During a poster presentation titled “Technology Tools for Project-Based Learning and Student Collaboration” at FETC 2015, Kristin Harrington, instructional technology program specialist at St. Johns County School District, Fla., highlighted two of her favorite tools, Microsoft OneNote and Padlet, for engaging elementary students in authentic, collaborative learning experiences. Harrington, formerly an elementary school teacher in the district, earned many technology grants for her classroom. Her advice during the FETC poster presentation was borne of her experience.
With OneNote, teachers can create a collaborative environment for project-based learning. Students and teachers can log into the OneNote Notebook from any device in the classroom. Because of the cloud-ready nature of the Notebook, content is readily available and instantly updated for all members of the project team and the teacher. OneNote benefits teachers by saving them time and enabling them to grade student work without having to carry home reams of papers. For students, OneNote allows them to see feedback as soon as it is available.
In OneNote, Harrington created a Notebook for each group of students doing a project and then shared the Notebook with the students. “In the Notebook, I included all my directions,” she explained. “I typically created a Job List, which listed all the students and what their role was on the project. I also included a To Do list, which was a list of tasks. By looking in that To Do list, I could see what each of the students was doing and easily track progress.”
When each student was ready for the group to review their effort, they moved it into one location in the Notebook. And, when the group believed it was ready for Harrington's review, they’d move it into another area. “I could post an audio comment,” she explained. “Then they can go back and move this to ‘in progress’ again and make some revisions to address my feedback.” Receiving synchronous feedback—feedback that occurs in the same time period and medium through OneNote—can dramatically shorten the learning cycle, giving students immediate opportunities to correct misconceptions or move ahead.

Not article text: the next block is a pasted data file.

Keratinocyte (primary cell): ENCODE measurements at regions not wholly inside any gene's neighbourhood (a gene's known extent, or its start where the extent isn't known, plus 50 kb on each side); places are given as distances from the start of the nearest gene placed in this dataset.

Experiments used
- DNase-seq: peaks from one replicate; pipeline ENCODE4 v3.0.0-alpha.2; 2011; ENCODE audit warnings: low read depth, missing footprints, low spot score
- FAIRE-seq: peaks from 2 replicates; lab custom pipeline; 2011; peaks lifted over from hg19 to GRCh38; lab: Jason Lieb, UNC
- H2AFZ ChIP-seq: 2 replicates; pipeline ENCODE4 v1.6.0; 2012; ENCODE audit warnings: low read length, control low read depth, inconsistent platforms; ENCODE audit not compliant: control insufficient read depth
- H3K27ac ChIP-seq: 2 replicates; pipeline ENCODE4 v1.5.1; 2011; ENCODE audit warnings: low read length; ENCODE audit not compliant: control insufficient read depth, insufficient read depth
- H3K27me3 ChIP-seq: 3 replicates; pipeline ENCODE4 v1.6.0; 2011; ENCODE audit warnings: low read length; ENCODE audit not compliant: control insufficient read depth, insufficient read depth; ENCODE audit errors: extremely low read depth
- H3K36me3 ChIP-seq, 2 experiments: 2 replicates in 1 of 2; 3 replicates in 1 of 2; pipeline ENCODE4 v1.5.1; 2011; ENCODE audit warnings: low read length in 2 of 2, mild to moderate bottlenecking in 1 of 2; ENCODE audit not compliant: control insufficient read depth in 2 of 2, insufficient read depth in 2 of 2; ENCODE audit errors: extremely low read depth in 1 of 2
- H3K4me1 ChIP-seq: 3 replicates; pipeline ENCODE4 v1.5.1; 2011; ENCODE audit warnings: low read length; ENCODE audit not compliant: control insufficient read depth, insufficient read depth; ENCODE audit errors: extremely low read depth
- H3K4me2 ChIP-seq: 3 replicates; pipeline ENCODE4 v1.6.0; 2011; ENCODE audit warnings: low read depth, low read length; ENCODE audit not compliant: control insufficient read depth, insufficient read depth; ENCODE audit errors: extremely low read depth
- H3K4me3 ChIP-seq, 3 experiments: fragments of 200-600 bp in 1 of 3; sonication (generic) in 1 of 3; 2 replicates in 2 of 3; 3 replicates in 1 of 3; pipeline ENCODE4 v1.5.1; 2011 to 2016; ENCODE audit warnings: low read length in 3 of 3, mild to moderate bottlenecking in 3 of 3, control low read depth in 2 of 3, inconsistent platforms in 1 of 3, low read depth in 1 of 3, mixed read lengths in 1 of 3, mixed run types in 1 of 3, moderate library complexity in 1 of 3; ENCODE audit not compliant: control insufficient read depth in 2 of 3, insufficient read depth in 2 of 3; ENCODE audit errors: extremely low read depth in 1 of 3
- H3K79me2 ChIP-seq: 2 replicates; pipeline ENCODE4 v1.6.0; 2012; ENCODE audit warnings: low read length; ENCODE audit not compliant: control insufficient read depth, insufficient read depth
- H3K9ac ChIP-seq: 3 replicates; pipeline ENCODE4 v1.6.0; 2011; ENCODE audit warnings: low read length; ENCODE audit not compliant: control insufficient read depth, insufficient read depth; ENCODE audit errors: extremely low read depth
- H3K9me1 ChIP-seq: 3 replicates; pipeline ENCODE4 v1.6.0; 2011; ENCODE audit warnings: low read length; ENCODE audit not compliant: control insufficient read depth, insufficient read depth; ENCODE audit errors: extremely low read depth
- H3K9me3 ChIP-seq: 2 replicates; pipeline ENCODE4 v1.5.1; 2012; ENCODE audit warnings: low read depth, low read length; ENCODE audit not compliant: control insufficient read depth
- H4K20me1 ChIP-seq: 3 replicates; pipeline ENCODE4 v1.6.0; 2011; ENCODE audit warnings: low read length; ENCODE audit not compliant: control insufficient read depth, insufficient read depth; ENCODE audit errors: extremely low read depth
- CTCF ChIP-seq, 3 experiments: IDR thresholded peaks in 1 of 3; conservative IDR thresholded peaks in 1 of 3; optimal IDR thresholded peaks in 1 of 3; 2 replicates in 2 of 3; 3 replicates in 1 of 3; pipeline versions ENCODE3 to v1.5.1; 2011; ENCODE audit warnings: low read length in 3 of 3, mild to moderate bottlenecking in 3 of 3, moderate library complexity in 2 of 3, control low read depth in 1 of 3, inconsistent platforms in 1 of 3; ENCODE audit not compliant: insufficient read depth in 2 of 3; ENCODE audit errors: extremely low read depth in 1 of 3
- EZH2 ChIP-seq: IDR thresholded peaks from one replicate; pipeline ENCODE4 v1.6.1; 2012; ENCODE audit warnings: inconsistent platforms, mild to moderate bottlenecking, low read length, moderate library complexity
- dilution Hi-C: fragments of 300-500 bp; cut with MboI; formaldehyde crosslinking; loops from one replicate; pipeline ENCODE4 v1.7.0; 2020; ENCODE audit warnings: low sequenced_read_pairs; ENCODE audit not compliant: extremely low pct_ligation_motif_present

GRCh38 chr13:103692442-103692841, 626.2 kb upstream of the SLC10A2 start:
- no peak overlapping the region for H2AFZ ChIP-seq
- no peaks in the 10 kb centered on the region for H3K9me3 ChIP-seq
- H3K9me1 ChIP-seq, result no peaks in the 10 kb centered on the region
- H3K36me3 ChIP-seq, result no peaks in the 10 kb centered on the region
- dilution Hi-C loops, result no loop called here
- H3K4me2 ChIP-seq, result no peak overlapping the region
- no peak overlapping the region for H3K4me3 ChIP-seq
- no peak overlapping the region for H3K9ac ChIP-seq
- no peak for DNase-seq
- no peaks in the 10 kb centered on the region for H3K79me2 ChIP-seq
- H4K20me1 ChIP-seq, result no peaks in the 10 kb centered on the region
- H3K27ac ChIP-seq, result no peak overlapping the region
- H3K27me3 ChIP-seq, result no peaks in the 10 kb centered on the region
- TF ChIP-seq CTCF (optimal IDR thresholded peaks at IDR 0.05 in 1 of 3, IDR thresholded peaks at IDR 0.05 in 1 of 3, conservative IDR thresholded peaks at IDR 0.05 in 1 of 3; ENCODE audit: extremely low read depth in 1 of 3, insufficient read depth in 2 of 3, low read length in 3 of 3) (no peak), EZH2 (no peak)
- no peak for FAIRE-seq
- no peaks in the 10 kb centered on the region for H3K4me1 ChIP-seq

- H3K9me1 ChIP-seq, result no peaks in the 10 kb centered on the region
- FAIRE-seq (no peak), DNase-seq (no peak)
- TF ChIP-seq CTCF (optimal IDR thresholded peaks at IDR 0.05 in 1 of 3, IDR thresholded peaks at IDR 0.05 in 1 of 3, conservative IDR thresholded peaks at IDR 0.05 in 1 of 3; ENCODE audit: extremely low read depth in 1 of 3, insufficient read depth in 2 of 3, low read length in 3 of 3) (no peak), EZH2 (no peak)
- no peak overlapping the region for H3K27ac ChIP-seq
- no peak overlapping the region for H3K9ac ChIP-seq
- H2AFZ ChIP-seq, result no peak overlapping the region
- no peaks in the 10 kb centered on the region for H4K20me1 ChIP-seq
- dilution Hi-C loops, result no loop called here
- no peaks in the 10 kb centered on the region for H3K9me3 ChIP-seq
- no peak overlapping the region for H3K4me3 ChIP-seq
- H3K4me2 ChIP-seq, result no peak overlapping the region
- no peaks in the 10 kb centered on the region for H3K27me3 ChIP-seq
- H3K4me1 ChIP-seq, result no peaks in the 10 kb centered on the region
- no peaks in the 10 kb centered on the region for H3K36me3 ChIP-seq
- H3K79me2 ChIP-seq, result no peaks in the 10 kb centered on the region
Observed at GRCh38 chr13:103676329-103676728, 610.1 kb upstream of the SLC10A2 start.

For Harrington, the appeal of OneNote is that it provides an easy way to manage all information relevant to a project in one place, aside from some multimedia files that might be too large. “The kids can see it. You can see it,” she said. “If they type something, it will show their initials so you know who contributed what.”
Harrington also recommended Padlet for promoting collaboration and project communication. Padlet is an Internet application that allows students to easily express their thoughts on a common topic. It works like an online sheet of paper, on which people can put any content—including images, videos, documents, and text. Padlet offers both free and a premium version, called Padlet Backpack, for educators.
Harrington suggested that educators using the tool to support project-based learning can create a project wall on which student can share to-do lists, project updates, and feedback. She also indicated that she used the tool as a less intrusive way of moving projects forward. “In the middle of a project, students will typically get antsy,” she recalled. “When I first started teaching, my tendency was to go around and nag. When you do that, though, you’re not really facilitating learning.”
“With Padlet, you can stop the class and say, ‘I want you to go on the Padlet and give me three sentences. What are you doing right now?’” she said. “Even if they weren’t on task, this will bring them back on task. You can rein them back in without having to be ineffective."